The network routing table is a crucial component that determines the paths for data packets to reach specific network destinations. In Linux, this information is stored in the Routing Information Base (RIB).
On older Linux systems, the routing table can be displayed using the route and netstat commands in the terminal. These commands are part of the net-tools suite, which is now considered deprecated and is gradually being replaced by the iproute2 suite.
Most modern Linux systems come with iproute2 pre-installed. If it's not installed on your system, it can usually be found in the default package manager's repository and can be easily installed.
$ sudo apt update && sudo apt install --assume-yes iproute2 # Ubuntu and Debian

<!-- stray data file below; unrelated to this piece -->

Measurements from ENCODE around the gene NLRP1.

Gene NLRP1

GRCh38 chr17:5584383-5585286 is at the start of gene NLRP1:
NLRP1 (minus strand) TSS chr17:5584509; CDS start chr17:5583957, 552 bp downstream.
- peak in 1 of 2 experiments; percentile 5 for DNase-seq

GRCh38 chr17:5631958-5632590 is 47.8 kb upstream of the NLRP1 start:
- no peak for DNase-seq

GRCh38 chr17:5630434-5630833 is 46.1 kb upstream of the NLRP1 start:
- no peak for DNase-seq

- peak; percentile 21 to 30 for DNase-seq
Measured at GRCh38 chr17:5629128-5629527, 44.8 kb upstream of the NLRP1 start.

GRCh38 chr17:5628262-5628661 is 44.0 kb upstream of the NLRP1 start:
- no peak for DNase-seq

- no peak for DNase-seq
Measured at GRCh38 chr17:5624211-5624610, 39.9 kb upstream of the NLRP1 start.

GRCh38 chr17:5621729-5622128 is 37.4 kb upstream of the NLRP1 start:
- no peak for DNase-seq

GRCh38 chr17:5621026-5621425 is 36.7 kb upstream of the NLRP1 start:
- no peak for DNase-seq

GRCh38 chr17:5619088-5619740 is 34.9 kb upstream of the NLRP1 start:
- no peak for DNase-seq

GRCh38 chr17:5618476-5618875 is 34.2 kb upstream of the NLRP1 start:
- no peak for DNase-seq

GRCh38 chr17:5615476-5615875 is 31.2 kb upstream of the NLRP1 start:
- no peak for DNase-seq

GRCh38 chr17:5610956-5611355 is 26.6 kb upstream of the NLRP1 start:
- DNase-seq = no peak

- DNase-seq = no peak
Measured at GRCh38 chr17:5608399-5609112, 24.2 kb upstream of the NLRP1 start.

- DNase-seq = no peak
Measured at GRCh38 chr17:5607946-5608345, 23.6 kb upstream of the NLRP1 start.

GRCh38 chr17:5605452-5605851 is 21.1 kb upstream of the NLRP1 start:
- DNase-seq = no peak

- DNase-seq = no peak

$ ip route list default via 192.168.111.2 dev ens33 proto dhcp src 192.168.111.128 metric 100 192.168.111.0/24 dev ens33 proto kernel scope link src 192.168.111.128 192.168.111.2 dev ens33 proto dhcp scope link src 192.168.111.128 metric 100
$ ip route list 192.168.111.0/24 192.168.111.0/24 dev ens33 proto kernel scope link src 192.168.111.128
$ ip route list | grep ^default default via 192.168.111.2 dev ens33 proto dhcp src 192.168.111.128 metric 100
This is useful for people who are used to grep rather than having to memorize all the switches for the ip route command.
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